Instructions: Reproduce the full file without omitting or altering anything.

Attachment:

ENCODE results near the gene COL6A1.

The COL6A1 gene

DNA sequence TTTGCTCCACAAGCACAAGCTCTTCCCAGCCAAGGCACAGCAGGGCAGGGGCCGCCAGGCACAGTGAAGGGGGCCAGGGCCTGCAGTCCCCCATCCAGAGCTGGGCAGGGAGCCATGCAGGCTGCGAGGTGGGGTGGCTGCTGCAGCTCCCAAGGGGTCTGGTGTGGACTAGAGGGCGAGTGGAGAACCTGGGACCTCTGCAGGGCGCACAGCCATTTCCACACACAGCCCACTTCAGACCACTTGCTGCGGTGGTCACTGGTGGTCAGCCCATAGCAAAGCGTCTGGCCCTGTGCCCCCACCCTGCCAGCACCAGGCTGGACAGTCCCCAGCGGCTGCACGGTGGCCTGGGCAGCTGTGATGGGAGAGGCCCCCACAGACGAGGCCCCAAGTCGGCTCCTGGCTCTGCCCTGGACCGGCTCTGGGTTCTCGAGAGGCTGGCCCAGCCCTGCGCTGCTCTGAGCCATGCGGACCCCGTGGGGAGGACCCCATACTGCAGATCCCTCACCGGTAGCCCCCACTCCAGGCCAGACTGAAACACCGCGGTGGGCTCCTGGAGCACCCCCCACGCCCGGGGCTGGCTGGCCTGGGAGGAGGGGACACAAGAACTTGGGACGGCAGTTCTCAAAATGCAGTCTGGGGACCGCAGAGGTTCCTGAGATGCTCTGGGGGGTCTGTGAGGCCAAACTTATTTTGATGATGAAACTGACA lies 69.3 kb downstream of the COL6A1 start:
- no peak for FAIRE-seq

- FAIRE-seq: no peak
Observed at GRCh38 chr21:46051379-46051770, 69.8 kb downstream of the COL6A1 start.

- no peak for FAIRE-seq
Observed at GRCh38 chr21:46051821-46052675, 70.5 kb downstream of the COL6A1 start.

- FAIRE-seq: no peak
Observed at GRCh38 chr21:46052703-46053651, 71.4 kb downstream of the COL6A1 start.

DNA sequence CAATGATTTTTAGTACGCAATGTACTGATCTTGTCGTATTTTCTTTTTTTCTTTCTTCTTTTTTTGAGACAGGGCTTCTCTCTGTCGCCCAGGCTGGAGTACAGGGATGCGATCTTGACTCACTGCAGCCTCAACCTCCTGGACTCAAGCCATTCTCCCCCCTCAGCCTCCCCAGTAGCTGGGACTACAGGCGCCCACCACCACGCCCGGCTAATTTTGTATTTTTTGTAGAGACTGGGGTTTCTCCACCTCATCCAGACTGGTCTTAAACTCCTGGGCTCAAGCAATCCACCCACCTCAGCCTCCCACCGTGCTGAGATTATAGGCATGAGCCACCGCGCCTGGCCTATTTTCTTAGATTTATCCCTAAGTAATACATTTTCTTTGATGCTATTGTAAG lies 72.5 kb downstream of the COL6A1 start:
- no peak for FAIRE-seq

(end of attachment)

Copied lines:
ENCODE results near the gene COL6A1.

The COL6A1 gene

DNA sequence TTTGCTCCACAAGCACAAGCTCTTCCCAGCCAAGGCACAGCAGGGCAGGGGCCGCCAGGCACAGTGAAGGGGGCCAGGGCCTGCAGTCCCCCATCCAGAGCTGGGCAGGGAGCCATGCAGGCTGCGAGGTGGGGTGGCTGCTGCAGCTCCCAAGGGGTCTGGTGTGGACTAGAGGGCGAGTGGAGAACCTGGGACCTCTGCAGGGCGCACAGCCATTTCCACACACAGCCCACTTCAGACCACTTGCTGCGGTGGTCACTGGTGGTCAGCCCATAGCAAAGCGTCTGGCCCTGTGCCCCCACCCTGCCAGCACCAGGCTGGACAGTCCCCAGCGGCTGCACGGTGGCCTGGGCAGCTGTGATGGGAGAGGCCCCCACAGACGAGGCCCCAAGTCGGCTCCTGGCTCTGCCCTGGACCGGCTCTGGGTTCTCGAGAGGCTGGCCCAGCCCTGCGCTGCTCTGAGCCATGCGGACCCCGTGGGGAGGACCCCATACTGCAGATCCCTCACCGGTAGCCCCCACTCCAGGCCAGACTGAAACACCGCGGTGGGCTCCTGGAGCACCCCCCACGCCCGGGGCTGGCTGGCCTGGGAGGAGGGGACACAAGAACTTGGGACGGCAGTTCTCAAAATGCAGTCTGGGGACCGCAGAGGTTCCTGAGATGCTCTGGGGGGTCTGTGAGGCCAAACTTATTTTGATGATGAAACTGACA lies 69.3 kb downstream of the COL6A1 start:
- no peak for FAIRE-seq

- FAIRE-seq: no peak
Observed at GRCh38 chr21:46051379-46051770, 69.8 kb downstream of the COL6A1 start.

- no peak for FAIRE-seq
Observed at GRCh38 chr21:46051821-46052675, 70.5 kb downstream of the COL6A1 start.

- FAIRE-seq: no peak
Observed at GRCh38 chr21:46052703-46053651, 71.4 kb downstream of the COL6A1 start.

DNA sequence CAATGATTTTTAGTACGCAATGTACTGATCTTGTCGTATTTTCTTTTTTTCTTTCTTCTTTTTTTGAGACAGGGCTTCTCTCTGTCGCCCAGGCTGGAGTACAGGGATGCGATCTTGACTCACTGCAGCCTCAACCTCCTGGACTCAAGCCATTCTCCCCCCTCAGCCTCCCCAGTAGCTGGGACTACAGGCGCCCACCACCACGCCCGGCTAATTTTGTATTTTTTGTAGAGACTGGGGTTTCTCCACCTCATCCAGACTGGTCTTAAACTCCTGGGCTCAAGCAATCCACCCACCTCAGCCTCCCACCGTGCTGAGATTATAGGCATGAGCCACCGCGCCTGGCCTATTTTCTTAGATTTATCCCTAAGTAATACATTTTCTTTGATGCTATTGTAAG lies 72.5 kb downstream of the COL6A1 start:
- no peak for FAIRE-seq